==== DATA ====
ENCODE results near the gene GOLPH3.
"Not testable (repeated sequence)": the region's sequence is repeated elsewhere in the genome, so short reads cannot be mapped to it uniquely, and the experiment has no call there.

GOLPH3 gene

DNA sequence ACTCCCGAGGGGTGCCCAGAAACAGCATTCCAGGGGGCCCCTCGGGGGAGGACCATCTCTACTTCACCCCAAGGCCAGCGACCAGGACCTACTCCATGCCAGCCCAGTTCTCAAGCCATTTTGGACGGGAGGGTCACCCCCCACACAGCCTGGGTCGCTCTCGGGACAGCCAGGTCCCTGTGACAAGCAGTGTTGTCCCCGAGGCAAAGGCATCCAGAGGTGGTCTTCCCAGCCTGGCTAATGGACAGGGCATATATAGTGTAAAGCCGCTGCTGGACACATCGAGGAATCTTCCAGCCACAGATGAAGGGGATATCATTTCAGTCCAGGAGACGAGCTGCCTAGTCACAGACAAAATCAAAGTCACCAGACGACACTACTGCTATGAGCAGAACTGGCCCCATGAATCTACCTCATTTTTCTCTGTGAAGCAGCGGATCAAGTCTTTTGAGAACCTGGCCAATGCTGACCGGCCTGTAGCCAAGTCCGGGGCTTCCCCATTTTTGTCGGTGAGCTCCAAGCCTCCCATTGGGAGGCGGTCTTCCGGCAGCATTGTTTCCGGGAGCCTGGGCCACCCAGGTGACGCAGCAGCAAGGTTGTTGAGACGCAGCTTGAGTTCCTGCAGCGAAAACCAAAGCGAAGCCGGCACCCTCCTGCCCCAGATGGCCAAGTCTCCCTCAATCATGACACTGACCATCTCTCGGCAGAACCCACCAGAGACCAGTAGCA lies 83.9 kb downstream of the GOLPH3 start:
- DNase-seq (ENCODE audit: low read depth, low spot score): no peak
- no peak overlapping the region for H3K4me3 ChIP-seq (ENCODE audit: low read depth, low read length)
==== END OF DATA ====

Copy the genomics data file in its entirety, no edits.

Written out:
ENCODE results near the gene GOLPH3.
"Not testable (repeated sequence)": the region's sequence is repeated elsewhere in the genome, so short reads cannot be mapped to it uniquely, and the experiment has no call there.

GOLPH3 gene

DNA sequence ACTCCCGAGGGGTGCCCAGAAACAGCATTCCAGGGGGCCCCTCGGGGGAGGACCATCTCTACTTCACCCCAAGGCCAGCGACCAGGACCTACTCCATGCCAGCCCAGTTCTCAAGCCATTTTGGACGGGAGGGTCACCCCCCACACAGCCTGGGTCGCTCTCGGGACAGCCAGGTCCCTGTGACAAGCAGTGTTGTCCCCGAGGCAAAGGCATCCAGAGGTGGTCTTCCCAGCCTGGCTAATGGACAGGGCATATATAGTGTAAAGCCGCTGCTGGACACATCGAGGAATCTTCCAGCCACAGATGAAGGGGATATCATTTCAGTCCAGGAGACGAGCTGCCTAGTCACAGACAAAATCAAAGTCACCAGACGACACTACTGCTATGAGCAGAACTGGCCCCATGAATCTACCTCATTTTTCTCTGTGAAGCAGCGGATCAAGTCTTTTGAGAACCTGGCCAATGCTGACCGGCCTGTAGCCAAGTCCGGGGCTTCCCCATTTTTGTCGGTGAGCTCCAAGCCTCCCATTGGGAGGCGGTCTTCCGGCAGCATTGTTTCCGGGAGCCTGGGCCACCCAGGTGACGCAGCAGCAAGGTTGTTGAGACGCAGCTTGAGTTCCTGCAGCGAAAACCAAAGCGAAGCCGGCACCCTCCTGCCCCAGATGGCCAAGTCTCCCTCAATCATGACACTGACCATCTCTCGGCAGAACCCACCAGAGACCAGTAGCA lies 83.9 kb downstream of the GOLPH3 start:
- DNase-seq (ENCODE audit: low read depth, low spot score): no peak
- no peak overlapping the region for H3K4me3 ChIP-seq (ENCODE audit: low read depth, low read length)